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State of the Climate

Fact source: State of the Climate, an authoritative annual summary that provides a detailed update on global climate indicators and notable weather events. These facts are for 2017 unless otherwise noted. This list is no way exhaustive—see the full report* for additional information.

800,000-Year Record High

The atmospheric concentration of carbon dioxide is now higher than has been observed on Earth for at least the last 800,000 years.

77 Millimeters and Rising
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Global mean sea level during 2017 became the highest annual average since satellite measurements began (1993), rising to 77 millimeters—over three inches—above the 1993 average. This marks the sixth consecutive year (and 22nd out of the last 24) that it increased relative to the previous year.

10 Warmest Ever

The ten warmest years on record have all occurred since 1998, with the four warmest years occurring since 2014.

A Warming World

Global land and ocean surface temperature are considered remarkably high, with limited areas experiencing near- to cooler-than-average conditions. Depending on the data set considered, the year ranked as the second or third highest since records began in the mid-to-late 1800s, at 0.38 to 0.48 degrees Celsius above the 1981 to 2010 average.

Shrinking Glaciers

Preliminary data indicate that glaciers across the world continued to lose mass for the 38th consecutive year on record; the declines are remarkably consistent from region to region. Cumulatively since 1980, this loss is the equivalent of slicing 22 meters (over 72 feet) off the top of the average glacier.

Higher Ocean Temperatures

The last three years have been the three highest annual values for sea surface temperature observed. 2017 sea surface temperature was 0.2 to 0.5 degrees Celsius higher than 2016 in the central-to-southwestern North Pacific, central South Pacific, eastern North Atlantic, Chukchi Sea of the Arctic, western Indian Ocean, and much of the Southern Ocean.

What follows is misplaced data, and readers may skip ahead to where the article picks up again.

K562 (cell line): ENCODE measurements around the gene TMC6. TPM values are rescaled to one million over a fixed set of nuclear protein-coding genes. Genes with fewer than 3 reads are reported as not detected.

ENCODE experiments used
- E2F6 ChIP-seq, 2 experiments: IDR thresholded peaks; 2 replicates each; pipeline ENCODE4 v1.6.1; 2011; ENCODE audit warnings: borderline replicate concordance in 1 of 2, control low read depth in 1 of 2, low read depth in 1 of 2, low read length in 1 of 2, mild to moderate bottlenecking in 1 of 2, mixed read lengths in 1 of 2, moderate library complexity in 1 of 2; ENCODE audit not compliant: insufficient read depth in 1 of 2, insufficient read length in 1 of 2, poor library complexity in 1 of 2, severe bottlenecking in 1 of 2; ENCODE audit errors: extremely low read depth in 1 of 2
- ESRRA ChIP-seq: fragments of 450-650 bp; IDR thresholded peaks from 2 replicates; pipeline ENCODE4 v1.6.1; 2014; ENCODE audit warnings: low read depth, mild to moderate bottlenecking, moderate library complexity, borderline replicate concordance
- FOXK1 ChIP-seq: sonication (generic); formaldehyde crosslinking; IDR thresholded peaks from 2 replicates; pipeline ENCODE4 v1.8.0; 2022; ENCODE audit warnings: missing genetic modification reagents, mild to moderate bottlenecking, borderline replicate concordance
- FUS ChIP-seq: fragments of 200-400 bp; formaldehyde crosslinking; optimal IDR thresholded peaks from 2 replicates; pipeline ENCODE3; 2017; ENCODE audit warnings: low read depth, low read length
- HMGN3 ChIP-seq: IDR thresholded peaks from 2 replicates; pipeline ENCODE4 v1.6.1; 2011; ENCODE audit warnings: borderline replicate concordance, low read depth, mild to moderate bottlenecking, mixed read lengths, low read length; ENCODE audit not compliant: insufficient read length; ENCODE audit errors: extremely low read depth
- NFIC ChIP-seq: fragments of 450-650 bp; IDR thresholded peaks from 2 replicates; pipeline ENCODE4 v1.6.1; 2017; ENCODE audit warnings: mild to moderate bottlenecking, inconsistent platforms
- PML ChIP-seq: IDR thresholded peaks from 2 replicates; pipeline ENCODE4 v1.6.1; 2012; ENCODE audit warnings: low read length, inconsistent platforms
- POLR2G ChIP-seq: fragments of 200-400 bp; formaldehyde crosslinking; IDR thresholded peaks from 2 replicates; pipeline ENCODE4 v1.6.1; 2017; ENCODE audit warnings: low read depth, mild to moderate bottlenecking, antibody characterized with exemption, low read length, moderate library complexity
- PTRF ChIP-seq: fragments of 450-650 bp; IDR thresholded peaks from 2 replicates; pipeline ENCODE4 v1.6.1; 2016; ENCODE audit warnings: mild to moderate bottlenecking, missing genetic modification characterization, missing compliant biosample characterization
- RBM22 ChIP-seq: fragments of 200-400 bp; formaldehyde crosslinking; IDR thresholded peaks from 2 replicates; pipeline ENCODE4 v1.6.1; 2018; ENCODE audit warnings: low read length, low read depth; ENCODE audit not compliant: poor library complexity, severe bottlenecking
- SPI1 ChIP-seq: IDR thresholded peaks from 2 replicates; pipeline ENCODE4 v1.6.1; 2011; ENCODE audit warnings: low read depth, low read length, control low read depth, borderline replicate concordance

State of the Climate
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Warmer Lakes, Too

Global lake surface water temperatures were the second highest since 1995 (the earliest satellite data used), behind only 2016. Eight of the 10 warmest years for lake surface waters in the record have occurred since 2007 (1998 and 2001 rank fifth and ninth, respectively).

Widespread Droughts

Extensive severe or extreme droughts affected all continents except North America during 2017.

Higher Seas Equal Increased Flooding

Ongoing changes in sea level impact coastal communities by increasing the magnitude and frequency of sea level extremes that cause flooding and erosion. In many areas, coastal infrastructure is currently exposed to minor-impact flooding when water levels exceed a certain threshold. These thresholds vary geographically, but are expected to be exceeded, on average, three to four times per year.


*About the report: State of the Climate is an international, peer-reviewed report based on contributions from scientists from around the world. It is compiled by NOAA’s Center for Weather and Climate and published every year by the American Meteorological Society. This authoritative publication documents the status and trajectory of the world’s climate system and the contributors’ capacity and commitment to observe it.